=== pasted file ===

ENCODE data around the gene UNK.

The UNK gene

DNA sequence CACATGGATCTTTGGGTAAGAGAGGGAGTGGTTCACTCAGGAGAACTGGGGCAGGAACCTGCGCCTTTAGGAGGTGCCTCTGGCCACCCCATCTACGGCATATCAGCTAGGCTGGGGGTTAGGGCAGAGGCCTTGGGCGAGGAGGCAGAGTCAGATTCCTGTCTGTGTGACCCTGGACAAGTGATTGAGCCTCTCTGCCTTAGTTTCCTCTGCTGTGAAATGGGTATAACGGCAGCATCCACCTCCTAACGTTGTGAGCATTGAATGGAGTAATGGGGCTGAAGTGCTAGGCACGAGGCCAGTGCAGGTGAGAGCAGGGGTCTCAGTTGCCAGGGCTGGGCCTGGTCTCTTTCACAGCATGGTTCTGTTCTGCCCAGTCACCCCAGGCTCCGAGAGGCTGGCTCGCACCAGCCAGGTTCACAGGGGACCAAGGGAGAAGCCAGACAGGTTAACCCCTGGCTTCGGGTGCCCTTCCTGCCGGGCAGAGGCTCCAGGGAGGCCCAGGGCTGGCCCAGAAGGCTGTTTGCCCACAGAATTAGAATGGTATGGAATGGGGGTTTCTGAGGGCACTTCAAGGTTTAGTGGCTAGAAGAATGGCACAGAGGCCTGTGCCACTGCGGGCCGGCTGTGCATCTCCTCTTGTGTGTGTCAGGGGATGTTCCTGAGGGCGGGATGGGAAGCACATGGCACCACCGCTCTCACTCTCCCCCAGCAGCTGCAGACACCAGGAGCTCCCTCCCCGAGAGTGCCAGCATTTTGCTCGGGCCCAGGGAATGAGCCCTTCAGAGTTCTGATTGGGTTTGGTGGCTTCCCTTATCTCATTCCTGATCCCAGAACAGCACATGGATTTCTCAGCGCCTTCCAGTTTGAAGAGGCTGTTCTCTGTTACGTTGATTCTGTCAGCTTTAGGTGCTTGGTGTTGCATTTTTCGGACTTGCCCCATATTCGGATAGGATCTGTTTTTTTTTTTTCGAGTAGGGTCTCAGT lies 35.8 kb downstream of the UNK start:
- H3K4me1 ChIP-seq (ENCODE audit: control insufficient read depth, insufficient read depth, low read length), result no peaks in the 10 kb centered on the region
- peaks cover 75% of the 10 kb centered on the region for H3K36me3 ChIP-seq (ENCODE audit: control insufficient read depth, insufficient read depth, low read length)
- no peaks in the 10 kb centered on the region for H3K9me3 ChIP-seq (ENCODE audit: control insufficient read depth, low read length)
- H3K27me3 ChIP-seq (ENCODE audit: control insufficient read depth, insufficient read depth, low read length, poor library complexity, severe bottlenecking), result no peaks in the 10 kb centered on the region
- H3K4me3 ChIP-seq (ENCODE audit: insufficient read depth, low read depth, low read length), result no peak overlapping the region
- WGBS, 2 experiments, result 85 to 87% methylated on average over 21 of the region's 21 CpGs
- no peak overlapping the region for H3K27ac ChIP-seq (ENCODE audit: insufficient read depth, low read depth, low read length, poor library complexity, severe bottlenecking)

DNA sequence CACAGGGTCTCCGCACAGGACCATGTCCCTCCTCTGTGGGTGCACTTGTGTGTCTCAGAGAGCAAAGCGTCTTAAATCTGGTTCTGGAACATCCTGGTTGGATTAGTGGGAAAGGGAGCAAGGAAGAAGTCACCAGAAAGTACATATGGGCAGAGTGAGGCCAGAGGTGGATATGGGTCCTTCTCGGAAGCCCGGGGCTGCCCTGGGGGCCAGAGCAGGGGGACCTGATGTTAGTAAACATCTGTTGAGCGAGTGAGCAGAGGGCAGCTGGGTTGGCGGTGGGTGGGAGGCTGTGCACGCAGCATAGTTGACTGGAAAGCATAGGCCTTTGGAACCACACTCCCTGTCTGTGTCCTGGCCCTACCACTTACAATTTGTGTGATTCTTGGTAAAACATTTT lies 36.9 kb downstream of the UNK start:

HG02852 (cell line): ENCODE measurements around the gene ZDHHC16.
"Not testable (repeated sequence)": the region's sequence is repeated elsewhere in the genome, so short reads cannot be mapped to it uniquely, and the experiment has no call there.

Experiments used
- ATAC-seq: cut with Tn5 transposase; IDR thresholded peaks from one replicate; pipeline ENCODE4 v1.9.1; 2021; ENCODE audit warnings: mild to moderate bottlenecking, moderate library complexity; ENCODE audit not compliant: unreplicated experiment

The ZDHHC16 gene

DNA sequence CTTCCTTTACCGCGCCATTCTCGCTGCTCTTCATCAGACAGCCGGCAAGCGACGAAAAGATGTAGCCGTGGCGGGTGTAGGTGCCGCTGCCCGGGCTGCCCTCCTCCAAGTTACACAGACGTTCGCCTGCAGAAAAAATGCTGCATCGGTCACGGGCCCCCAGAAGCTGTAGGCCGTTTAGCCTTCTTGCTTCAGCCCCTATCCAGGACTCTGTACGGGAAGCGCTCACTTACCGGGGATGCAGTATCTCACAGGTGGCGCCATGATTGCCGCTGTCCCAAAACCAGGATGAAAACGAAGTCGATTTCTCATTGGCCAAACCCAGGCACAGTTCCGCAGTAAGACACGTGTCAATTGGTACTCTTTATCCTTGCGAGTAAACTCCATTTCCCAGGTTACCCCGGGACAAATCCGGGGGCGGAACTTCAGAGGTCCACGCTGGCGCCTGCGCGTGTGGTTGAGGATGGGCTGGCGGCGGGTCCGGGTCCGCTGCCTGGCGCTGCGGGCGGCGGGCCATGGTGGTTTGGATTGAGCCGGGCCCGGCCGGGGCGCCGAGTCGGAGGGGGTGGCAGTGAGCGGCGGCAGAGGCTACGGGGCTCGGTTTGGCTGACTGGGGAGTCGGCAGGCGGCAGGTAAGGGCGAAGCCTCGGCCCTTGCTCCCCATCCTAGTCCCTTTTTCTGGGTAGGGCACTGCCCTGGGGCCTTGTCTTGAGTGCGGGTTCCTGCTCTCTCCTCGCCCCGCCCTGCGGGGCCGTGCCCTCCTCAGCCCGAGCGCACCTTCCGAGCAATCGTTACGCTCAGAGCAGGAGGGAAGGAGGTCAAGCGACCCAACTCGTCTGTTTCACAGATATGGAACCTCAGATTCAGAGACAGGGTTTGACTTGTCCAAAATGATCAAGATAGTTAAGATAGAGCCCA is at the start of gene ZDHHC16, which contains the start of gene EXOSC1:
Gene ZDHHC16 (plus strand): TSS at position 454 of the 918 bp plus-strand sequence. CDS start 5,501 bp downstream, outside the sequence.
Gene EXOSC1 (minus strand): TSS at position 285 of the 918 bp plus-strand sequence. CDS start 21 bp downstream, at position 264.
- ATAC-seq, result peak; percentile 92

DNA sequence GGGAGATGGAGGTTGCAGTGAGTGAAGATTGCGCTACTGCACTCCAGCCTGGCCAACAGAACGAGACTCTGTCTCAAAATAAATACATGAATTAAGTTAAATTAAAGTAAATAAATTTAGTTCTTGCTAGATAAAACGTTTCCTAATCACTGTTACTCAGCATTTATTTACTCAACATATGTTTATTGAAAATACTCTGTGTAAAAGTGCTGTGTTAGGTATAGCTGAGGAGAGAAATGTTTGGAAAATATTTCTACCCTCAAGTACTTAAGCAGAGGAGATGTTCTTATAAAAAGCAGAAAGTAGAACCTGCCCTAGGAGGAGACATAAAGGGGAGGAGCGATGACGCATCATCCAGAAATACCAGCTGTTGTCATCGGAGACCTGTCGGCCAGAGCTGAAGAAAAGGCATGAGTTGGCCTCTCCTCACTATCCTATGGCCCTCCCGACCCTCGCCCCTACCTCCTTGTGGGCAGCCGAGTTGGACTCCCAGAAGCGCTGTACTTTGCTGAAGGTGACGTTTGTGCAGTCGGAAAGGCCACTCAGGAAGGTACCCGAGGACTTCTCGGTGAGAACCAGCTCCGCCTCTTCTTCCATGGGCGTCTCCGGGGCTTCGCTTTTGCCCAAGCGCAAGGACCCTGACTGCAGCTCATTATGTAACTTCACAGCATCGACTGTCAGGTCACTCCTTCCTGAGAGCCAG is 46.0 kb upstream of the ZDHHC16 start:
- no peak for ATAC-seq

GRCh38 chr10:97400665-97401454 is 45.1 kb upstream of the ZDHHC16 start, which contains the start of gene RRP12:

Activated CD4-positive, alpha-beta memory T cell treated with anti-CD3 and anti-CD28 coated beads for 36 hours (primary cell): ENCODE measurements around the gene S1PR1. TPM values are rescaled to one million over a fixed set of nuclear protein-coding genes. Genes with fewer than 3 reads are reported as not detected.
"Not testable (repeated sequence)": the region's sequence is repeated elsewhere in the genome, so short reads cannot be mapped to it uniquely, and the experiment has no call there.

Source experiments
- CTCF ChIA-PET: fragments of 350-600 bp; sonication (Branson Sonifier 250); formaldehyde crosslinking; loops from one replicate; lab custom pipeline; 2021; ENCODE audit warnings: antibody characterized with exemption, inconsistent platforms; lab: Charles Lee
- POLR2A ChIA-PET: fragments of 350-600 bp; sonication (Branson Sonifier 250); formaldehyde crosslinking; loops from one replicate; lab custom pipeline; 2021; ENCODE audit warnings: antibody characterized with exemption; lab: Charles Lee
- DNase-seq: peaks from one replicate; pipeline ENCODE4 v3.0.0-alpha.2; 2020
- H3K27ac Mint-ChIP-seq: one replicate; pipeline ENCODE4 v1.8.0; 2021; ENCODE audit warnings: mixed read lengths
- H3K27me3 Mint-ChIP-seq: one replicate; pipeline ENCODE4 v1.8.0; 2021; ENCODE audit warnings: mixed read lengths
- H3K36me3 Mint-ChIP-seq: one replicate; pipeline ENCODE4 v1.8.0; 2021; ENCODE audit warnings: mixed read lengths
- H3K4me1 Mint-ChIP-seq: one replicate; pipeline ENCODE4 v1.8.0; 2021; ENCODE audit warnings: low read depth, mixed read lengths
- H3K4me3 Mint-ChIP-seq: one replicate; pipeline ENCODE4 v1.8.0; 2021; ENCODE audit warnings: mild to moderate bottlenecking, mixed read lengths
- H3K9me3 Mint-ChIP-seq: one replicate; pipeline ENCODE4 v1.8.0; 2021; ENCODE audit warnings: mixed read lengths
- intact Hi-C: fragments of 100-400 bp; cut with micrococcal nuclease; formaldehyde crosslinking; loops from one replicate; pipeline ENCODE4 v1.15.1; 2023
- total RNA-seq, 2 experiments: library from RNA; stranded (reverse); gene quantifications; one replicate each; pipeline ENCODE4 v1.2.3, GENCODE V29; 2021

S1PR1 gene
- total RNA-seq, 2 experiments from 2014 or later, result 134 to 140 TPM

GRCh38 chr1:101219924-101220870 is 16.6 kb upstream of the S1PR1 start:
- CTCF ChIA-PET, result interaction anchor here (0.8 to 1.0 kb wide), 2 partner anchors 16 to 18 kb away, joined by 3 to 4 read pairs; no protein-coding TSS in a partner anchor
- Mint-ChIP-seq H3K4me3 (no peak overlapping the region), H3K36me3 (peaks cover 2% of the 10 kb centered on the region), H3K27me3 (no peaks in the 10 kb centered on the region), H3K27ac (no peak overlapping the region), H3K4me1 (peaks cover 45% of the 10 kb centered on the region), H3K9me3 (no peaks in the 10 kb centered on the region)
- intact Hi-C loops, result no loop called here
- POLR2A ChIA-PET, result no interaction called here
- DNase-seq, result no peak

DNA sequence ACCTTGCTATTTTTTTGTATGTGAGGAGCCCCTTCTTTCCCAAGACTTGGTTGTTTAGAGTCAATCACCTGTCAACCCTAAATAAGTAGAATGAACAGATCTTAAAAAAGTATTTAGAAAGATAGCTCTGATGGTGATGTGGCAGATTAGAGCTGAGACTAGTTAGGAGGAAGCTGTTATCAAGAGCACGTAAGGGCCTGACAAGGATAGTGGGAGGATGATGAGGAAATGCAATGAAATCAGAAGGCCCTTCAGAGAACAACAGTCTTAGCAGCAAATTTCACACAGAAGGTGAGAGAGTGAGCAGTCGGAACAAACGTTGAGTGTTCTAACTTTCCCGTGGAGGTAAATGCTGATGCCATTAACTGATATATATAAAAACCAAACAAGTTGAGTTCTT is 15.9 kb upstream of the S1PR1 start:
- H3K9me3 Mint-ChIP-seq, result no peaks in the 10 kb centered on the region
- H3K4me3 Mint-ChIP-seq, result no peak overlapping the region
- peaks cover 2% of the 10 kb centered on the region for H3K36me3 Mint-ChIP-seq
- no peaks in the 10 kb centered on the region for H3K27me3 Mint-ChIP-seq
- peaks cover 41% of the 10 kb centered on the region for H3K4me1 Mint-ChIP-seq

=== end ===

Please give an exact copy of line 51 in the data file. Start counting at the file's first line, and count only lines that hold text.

- peaks cover 41% of the 10 kb centered on the region for H3K4me1 Mint-ChIP-seq